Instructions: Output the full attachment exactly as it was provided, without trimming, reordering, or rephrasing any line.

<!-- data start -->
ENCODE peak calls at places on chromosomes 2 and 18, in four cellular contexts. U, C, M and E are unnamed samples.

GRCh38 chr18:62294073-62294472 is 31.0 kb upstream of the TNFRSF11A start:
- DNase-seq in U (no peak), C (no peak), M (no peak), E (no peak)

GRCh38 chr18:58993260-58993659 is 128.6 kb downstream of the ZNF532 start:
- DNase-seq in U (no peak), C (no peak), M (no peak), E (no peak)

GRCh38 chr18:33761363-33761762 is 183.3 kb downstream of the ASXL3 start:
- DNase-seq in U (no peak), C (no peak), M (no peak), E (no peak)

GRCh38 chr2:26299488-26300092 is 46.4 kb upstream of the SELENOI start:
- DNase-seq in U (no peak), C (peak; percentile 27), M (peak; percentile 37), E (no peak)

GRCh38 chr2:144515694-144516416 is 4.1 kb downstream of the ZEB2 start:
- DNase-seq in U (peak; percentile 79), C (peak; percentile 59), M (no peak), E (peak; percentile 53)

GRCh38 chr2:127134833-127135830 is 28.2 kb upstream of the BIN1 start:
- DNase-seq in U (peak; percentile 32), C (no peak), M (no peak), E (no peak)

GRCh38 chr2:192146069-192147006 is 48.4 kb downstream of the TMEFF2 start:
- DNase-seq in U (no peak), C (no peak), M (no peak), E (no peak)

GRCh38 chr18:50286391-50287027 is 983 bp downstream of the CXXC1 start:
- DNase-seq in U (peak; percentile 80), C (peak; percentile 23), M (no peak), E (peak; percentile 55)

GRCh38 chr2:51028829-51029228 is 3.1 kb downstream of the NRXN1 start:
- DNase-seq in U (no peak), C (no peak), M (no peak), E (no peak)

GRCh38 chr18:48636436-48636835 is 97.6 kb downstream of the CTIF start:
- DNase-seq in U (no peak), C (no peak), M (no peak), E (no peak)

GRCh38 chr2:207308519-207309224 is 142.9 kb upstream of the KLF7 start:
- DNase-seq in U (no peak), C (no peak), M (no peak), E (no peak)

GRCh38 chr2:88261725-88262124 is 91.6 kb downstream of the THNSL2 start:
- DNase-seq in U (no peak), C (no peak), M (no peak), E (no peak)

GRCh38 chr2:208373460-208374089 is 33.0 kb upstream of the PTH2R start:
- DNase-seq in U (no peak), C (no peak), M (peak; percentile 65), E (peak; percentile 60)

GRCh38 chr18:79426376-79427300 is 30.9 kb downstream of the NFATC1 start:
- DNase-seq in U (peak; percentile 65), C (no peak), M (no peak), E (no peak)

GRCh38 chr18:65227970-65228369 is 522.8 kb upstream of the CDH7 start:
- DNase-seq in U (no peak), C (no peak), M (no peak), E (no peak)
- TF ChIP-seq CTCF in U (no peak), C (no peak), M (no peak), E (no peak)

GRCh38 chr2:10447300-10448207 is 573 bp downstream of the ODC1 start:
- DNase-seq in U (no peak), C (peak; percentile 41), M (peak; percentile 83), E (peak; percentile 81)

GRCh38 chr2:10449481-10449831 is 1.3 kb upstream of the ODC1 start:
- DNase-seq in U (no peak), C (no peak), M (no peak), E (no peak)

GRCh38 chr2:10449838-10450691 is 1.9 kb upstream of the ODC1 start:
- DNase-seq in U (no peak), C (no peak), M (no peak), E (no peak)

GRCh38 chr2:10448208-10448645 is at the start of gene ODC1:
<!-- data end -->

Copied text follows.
ENCODE peak calls at places on chromosomes 2 and 18, in four cellular contexts. U, C, M and E are unnamed samples.

GRCh38 chr18:62294073-62294472 is 31.0 kb upstream of the TNFRSF11A start:
- DNase-seq in U (no peak), C (no peak), M (no peak), E (no peak)

GRCh38 chr18:58993260-58993659 is 128.6 kb downstream of the ZNF532 start:
- DNase-seq in U (no peak), C (no peak), M (no peak), E (no peak)

GRCh38 chr18:33761363-33761762 is 183.3 kb downstream of the ASXL3 start:
- DNase-seq in U (no peak), C (no peak), M (no peak), E (no peak)

GRCh38 chr2:26299488-26300092 is 46.4 kb upstream of the SELENOI start:
- DNase-seq in U (no peak), C (peak; percentile 27), M (peak; percentile 37), E (no peak)

GRCh38 chr2:144515694-144516416 is 4.1 kb downstream of the ZEB2 start:
- DNase-seq in U (peak; percentile 79), C (peak; percentile 59), M (no peak), E (peak; percentile 53)

GRCh38 chr2:127134833-127135830 is 28.2 kb upstream of the BIN1 start:
- DNase-seq in U (peak; percentile 32), C (no peak), M (no peak), E (no peak)

GRCh38 chr2:192146069-192147006 is 48.4 kb downstream of the TMEFF2 start:
- DNase-seq in U (no peak), C (no peak), M (no peak), E (no peak)

GRCh38 chr18:50286391-50287027 is 983 bp downstream of the CXXC1 start:
- DNase-seq in U (peak; percentile 80), C (peak; percentile 23), M (no peak), E (peak; percentile 55)

GRCh38 chr2:51028829-51029228 is 3.1 kb downstream of the NRXN1 start:
- DNase-seq in U (no peak), C (no peak), M (no peak), E (no peak)

GRCh38 chr18:48636436-48636835 is 97.6 kb downstream of the CTIF start:
- DNase-seq in U (no peak), C (no peak), M (no peak), E (no peak)

GRCh38 chr2:207308519-207309224 is 142.9 kb upstream of the KLF7 start:
- DNase-seq in U (no peak), C (no peak), M (no peak), E (no peak)

GRCh38 chr2:88261725-88262124 is 91.6 kb downstream of the THNSL2 start:
- DNase-seq in U (no peak), C (no peak), M (no peak), E (no peak)

GRCh38 chr2:208373460-208374089 is 33.0 kb upstream of the PTH2R start:
- DNase-seq in U (no peak), C (no peak), M (peak; percentile 65), E (peak; percentile 60)

GRCh38 chr18:79426376-79427300 is 30.9 kb downstream of the NFATC1 start:
- DNase-seq in U (peak; percentile 65), C (no peak), M (no peak), E (no peak)

GRCh38 chr18:65227970-65228369 is 522.8 kb upstream of the CDH7 start:
- DNase-seq in U (no peak), C (no peak), M (no peak), E (no peak)
- TF ChIP-seq CTCF in U (no peak), C (no peak), M (no peak), E (no peak)

GRCh38 chr2:10447300-10448207 is 573 bp downstream of the ODC1 start:
- DNase-seq in U (no peak), C (peak; percentile 41), M (peak; percentile 83), E (peak; percentile 81)

GRCh38 chr2:10449481-10449831 is 1.3 kb upstream of the ODC1 start:
- DNase-seq in U (no peak), C (no peak), M (no peak), E (no peak)

GRCh38 chr2:10449838-10450691 is 1.9 kb upstream of the ODC1 start:
- DNase-seq in U (no peak), C (no peak), M (no peak), E (no peak)

GRCh38 chr2:10448208-10448645 is at the start of gene ODC1: